CockroachDB adds command line tool as database hits version 22.1

The Register speaks to Jim Walker about maturity and super regions


Cockroach Labs has finally added a new command line tool with the release of version 22.1 of its eponymous database, out today.

Although it was possible to deploy CockroachDB using something like Terraform (for example, deployment on Oracle Cloud Infrastructure) the process is often not particularly elegant.

"Until this release we didn't have an API to control the database," Jim Walker, recovering developer and product evangelist at Cockroach Labs told The Register during 2022's EU Kubecon in Valencia, Spain.

"It's really around control of environment: it's removing nodes, it's adding nodes, it's starting the cluster, it's stopping the cluster, the basic stuff.

"And so it's really as simple as kind of building it out so that we can actually integrate with the workflows that people have, or the way that they're delivering software in their organization. Like how we work in the context of the CI/CD flow where you're provisioning hardware or TerraForm, you're setting up security over here, the database has got to get up and running.

"That step with the database [for CockroachDB at least] was kind of a manual thing for a while there. And so we have an API."

The update also includes Quality of Service prioritization and data domiciling features, which will be handy for a potentially massively distributed database with nodes that are not necessarily where lawmakers would like them

The arrival of the API marks a step toward maturity for the database. Having been designed with distribution in mind from the outset, to run across clouds and be pretty much unkillable has proven attractive for investors (the company recently took $278 million in Series F funding, giving it a $5 billion valuation.) However, as with much of the cloud native landscape, the next challenge is integrating seamlessly into automated workflows.

"It's been a matter of 'we had to build this awesome database' and now it's like 'how does it work with all the other things?'" said Walker.

As well as the command line tooling, Cockroach Labs has applied the API to its CockroachDB Serverless product, aimed at luring developers to its world via a horizontally scalable (Postgres-compatible SQL) relational database. Pricing is based on how much is stored and the work done by queries, although small loads and data sizes of less than 5GB won't attract a charge.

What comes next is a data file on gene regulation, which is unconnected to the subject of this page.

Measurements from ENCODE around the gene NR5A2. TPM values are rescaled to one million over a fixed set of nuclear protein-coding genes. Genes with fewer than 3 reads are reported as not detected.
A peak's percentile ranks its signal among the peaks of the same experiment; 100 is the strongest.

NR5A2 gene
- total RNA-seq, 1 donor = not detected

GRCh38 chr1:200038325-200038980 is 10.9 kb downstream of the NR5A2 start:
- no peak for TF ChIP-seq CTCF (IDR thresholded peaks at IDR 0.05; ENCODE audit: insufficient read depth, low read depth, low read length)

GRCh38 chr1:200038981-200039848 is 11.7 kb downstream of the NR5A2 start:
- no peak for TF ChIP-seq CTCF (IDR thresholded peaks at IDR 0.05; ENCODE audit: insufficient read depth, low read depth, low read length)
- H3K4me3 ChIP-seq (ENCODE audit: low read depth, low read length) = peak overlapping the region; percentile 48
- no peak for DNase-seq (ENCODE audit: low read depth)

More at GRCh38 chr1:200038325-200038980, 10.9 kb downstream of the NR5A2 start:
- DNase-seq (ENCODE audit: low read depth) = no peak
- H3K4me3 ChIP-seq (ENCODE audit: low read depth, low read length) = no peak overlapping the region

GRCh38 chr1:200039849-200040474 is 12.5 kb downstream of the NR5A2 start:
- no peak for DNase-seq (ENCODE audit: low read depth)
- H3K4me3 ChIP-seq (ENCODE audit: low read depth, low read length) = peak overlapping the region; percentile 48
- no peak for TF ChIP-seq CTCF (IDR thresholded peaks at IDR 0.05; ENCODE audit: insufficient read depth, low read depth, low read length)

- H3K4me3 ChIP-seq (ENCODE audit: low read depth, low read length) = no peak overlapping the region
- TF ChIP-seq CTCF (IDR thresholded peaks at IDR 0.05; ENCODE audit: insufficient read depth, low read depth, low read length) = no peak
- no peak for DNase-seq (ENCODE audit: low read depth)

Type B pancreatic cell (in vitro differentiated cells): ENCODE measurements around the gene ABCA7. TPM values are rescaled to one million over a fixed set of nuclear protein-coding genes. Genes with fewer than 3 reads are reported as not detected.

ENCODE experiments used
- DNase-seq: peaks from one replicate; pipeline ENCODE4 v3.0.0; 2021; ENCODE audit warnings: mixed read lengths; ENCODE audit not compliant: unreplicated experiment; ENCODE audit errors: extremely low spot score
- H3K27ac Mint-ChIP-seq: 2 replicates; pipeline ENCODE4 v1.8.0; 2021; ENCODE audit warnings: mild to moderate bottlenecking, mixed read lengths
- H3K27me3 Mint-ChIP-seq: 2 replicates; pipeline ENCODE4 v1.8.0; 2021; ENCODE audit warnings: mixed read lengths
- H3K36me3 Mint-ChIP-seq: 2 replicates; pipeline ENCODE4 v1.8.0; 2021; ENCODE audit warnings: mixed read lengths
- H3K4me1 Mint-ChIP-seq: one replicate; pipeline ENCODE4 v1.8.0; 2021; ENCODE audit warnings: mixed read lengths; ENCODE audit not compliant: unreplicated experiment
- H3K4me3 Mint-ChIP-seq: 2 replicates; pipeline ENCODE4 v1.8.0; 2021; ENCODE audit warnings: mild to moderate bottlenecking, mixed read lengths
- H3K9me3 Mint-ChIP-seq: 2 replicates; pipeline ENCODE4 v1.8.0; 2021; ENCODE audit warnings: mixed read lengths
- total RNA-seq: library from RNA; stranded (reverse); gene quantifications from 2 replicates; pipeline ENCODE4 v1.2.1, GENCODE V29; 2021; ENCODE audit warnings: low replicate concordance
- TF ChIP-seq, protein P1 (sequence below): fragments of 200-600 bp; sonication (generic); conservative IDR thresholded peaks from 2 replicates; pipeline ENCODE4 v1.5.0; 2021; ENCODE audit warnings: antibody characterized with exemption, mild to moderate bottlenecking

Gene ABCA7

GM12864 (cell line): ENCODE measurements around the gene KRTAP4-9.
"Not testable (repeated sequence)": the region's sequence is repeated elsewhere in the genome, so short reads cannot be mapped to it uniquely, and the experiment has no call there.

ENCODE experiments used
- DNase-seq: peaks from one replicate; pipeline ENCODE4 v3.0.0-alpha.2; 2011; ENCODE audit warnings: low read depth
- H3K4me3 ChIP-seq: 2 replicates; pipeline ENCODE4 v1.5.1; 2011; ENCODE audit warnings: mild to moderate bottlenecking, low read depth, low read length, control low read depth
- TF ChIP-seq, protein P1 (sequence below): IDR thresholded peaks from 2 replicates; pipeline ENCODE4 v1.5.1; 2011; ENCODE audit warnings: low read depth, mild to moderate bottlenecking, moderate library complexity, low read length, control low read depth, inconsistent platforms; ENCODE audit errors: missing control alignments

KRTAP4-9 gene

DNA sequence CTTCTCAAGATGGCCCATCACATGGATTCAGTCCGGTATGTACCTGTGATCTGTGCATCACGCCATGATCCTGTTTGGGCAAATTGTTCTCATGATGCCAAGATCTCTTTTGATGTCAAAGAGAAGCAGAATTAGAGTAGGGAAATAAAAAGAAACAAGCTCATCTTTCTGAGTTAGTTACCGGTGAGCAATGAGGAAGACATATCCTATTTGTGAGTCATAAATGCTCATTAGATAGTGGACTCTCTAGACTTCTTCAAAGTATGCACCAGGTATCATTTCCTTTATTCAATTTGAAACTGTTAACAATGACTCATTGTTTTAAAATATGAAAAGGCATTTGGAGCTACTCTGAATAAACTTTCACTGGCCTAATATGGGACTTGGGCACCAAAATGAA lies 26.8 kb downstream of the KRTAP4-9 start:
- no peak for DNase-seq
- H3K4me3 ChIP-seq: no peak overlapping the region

"I am fascinated by the serverless thing," said Walker, "I think it should be called Infrastructureless, eventually, I think that's really what this thing becomes… what we're doing it is we're preparing it so that it can actually work for huge massive applications."

Other updates in this release include support for time-to-live (TTL) data: "Customers had requested this," said Walker, "to both optimize the db but also for use cases where they do not want data to live forever because of risk and other concerns." The automated expiration has been a feature of other database, such as Oracle's, so its arrival in CockroachDB is a further sign of the product maturing.

The update also includes Quality of Service prioritization and data domiciling features, which will be handy for a potentially massively distributed database with nodes that are not necessarily where lawmakers would like them. Super Regions groups multiple cloud regions into a larger geographical area.

It has been possible to simply add something like a country code into a table and instruct CockroachDB to filter accordingly to dictate where data should physically reside. "In this release, as people have become more mature," said Walker, "and they're getting more comfortable with that type of capability they wanted another level. So we introduced the concept of a Super Region."

"So okay, there's Germany here. There's Ireland. There's the UK, there's Portugal… Maybe I just want data to just live on any European server. But certain tables I want in Germany. So we have this concept of a Super Region, which basically collapses up a bunch of different regions into one thing."

Good for data, but not so much for non-data workloads (which are currently not Cockroach Labs' problem. Not yet, anyway.)

Overall, the latest update is, as Walker suggests, more aimed at maturity than the whizzbang features of old. Tools were added to optimize query performance and integration with Datadog makes for "single pane of glass" monitoring. ®

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